Caymanians Must Benefit Too
Our goal is to see more Caymanians being trained for positions, including senior level postings in our workforce.
—Chief Immigration Officer Franz Manderson
Chief Immigration Officer Franz Manderson said his department and the Immigration Boards are working hard to ensure that more Caymanians benefit from the Islands' economic prosperity.
"Our goal is to see more Caymanians being trained for positions, including senior level postings in our workforce," Mr Manderson said.
He was speaking at the Immigration District Evening public meeting held recently in North Side.
While applauding companies that provided employment and training opportunities for local people, Mr Manderson said others left much to be desired.
As examples of good corporate citizenship, he cited several law and accountancy firms, as well as the Tortuga Rum Company which recently announced two scholarships for Caymanian employees.
To encourage such attitudes, Mr Manderson said the department was looking at developing a reward system for companies which have consistently committed to training and hiring Caymanians.
On the other hand, he said, authorities have intensified investigations of employers who break work permit rules and in so doing, deny locals desirable job opportunities.
He emphasized that his staff and Board members are working to ensure that positions advertised are legitimate and that companies have exhausted all efforts to find Caymanians to fill vacancies before they are offered to foreign nationals.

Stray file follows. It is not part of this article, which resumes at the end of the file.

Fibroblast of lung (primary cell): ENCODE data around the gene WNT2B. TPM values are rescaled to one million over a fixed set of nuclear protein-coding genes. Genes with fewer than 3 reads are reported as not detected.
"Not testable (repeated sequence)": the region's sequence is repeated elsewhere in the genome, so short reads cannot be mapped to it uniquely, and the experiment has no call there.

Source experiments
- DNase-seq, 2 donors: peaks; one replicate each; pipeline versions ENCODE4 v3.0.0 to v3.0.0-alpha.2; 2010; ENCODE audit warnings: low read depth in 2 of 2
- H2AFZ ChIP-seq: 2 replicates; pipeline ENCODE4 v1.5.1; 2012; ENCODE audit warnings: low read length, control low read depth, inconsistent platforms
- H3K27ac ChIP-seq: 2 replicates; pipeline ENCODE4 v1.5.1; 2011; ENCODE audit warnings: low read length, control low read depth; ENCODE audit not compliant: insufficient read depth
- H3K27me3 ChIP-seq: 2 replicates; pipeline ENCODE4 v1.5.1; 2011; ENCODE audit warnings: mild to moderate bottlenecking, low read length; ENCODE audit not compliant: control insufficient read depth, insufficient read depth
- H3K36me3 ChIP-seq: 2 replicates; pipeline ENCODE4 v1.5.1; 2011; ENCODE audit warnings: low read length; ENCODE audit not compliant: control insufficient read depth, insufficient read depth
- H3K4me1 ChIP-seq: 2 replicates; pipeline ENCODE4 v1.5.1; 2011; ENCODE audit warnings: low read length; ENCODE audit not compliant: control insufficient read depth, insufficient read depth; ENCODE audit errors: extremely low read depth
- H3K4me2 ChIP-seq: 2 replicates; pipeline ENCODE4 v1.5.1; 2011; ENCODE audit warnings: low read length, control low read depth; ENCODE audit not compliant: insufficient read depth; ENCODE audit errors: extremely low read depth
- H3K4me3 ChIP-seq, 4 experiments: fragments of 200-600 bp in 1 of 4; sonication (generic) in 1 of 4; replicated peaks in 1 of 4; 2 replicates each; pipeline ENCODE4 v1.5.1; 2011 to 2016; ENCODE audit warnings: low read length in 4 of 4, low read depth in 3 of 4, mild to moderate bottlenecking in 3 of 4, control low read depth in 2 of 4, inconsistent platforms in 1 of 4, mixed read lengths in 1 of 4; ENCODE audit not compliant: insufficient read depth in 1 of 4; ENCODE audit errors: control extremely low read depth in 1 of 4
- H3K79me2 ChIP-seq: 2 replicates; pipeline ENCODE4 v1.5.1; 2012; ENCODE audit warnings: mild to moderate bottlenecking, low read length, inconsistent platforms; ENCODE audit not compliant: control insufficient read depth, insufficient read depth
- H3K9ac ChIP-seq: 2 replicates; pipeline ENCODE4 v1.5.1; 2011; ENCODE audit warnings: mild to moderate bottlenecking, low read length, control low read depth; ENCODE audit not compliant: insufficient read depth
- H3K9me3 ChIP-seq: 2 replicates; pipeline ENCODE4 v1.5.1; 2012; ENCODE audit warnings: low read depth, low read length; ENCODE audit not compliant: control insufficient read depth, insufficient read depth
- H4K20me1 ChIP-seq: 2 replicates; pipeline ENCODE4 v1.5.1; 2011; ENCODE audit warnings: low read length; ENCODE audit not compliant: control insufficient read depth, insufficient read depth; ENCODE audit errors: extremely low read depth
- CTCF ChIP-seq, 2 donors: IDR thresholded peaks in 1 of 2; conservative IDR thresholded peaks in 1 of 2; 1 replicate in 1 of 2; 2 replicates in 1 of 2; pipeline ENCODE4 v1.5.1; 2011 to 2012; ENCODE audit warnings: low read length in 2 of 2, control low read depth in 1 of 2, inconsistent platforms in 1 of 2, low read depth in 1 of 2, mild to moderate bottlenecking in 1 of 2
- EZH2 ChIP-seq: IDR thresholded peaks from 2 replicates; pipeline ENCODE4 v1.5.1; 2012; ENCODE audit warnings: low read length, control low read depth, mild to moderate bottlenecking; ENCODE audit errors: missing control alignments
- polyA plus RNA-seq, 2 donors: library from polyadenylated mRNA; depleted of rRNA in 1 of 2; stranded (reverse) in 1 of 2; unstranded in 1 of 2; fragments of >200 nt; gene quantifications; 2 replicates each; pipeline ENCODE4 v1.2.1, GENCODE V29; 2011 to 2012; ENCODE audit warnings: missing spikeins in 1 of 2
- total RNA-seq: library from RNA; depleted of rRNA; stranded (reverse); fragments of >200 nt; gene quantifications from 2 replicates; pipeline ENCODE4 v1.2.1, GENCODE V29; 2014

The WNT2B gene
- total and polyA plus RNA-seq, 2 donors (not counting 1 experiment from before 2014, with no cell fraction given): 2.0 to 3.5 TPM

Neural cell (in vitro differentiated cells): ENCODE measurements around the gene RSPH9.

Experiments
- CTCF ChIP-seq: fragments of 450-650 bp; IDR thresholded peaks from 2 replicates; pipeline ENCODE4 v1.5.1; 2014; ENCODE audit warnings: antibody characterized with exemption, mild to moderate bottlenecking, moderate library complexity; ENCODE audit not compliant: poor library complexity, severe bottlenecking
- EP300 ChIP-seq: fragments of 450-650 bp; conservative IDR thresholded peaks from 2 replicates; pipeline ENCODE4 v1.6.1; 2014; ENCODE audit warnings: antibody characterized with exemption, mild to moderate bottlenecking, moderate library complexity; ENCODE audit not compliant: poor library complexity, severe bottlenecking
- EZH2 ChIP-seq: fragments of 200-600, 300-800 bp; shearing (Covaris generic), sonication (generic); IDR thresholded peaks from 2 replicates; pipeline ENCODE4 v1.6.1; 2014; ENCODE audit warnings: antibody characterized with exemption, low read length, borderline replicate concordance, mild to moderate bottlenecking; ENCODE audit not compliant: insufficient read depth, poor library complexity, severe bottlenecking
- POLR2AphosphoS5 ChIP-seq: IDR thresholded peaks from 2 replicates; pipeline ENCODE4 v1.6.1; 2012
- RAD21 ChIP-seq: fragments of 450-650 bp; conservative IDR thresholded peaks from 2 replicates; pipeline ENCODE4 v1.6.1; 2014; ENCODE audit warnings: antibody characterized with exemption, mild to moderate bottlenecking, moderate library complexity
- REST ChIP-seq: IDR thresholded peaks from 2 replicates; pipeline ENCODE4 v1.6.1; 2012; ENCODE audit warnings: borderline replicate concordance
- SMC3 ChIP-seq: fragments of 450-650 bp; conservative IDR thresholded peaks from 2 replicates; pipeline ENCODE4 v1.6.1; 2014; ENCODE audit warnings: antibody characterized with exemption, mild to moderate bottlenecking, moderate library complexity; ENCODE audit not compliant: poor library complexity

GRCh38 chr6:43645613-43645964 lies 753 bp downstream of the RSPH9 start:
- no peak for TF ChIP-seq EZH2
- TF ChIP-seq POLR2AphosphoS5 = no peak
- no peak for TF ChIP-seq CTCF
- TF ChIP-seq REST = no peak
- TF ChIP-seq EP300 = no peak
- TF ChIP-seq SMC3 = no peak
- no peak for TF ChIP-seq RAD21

"We have probed cases where businesses use misleading advertising. For example, a company may say it needs a clerk, when in fact it needs an accountant," he said, adding that such deception usually aims to avoid paying higher work permit fees. Mr Manderson noted that these falsities also cheat citizens who might have applied had the correct positions been published.
"When an advertisement appears for a particular position and when a company submits a request for a work permit for certain positions, my staff and both the Business Staffing Plan Board and the Work Permit Board investigates whether any qualified Caymanian is available to fill the vacancy," he added.
Turning to the responsibility of Caymanians, Mr Manderson advised young Caymanians to earn appropriate qualifications to ensure that they can compete in the labour market and take advantage of employment opportunities.
"We could eliminate all 25,000 work permits tomorrow, but what would be the point if there are no qualified Caymanians for these positions?" Mr Manderson asked.
On a related matter, Mr Manderson voiced his concern about the number of persons in the country on work permits, but without work.
He asked Caymanians and other employers to inform the Immigration Department of the change in employment status of workers no longer employed to them, and to be honest when filing applications for permits.
For further information contact: Prudence Barnes